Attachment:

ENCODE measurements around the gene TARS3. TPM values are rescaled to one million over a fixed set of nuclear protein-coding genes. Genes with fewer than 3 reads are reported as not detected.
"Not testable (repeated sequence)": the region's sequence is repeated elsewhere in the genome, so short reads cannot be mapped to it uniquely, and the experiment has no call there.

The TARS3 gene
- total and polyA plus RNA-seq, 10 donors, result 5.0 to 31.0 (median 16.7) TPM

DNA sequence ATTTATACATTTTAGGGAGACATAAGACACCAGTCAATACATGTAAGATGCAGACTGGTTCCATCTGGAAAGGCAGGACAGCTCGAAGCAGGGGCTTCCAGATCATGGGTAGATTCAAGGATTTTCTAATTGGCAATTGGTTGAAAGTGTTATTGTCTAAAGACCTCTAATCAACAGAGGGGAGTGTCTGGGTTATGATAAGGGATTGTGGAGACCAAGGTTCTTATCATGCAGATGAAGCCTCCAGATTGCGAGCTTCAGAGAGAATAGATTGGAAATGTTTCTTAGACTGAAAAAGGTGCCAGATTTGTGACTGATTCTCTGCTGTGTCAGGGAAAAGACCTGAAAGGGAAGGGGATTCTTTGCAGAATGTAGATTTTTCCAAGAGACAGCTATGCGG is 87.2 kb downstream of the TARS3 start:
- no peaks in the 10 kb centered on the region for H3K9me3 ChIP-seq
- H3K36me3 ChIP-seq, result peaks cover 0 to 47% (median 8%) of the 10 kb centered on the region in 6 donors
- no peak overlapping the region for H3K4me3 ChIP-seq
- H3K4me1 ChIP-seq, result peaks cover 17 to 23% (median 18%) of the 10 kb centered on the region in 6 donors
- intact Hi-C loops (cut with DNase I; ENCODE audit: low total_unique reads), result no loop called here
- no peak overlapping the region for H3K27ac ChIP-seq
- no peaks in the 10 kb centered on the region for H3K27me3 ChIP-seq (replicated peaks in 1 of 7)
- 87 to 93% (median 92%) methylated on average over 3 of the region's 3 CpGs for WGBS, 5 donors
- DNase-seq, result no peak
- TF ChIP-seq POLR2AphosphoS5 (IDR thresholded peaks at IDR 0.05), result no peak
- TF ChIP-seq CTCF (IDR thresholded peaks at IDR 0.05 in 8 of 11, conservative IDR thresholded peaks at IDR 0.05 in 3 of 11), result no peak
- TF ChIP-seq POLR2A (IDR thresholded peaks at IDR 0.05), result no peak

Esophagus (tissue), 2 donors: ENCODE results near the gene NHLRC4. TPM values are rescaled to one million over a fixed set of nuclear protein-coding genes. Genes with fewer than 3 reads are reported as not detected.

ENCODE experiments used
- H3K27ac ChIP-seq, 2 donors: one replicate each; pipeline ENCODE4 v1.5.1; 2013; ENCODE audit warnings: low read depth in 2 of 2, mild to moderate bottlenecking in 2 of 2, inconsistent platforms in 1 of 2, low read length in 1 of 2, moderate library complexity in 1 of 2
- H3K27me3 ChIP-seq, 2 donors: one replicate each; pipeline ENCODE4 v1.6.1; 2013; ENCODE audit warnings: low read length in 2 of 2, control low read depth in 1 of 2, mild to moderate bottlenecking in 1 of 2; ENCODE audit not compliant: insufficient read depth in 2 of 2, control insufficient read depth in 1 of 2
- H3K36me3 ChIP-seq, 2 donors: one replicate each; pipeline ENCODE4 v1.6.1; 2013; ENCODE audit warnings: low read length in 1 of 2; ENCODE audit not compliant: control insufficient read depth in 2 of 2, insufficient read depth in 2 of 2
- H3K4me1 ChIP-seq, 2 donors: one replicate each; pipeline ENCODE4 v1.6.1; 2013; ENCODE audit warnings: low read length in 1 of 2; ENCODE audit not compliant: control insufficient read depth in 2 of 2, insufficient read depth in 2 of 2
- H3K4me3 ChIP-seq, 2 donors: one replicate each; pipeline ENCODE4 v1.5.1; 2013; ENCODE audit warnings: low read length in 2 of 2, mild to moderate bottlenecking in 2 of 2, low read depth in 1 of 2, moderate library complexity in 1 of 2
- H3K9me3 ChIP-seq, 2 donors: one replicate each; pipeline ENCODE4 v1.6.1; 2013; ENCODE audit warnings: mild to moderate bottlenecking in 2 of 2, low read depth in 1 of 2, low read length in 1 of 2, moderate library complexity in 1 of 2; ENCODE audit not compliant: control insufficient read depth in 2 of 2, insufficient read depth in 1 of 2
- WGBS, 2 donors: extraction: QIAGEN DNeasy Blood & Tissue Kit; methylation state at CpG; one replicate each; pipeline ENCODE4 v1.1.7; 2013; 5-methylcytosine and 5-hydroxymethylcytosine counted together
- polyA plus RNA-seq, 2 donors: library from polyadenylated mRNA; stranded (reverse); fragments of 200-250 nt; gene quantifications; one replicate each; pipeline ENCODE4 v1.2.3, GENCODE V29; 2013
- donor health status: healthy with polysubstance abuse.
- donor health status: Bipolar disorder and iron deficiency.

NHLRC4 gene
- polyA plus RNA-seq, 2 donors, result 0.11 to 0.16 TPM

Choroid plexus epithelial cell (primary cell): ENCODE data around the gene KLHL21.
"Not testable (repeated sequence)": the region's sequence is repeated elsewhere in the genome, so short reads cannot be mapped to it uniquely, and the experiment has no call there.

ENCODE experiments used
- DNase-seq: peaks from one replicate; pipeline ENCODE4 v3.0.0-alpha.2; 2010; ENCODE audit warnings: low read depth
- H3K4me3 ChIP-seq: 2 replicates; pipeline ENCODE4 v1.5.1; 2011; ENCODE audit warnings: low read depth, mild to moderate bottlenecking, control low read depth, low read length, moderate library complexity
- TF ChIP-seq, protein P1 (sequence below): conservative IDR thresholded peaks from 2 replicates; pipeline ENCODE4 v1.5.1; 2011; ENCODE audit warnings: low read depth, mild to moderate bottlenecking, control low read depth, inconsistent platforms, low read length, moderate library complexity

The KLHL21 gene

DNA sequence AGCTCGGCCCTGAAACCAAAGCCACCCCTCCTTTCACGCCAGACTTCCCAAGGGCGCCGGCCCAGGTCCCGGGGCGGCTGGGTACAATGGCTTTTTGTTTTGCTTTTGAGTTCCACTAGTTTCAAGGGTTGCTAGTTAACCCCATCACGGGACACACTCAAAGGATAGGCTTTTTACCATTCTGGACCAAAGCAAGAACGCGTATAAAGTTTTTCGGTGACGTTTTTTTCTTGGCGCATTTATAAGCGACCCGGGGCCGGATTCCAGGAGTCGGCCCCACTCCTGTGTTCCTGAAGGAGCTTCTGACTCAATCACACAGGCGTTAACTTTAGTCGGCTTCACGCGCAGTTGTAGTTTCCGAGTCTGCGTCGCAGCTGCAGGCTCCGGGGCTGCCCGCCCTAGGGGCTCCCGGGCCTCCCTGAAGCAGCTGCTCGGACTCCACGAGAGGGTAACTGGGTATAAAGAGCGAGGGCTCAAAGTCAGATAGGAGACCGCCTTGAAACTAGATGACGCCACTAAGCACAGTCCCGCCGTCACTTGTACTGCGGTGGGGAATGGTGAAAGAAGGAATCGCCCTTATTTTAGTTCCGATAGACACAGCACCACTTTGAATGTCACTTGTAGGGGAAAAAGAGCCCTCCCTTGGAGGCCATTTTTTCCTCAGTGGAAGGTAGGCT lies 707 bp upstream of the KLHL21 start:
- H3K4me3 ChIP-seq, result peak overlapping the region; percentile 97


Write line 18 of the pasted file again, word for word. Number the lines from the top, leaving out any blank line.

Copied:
Esophagus (tissue), 2 donors: ENCODE results near the gene NHLRC4. TPM values are rescaled to one million over a fixed set of nuclear protein-coding genes. Genes with fewer than 3 reads are reported as not detected.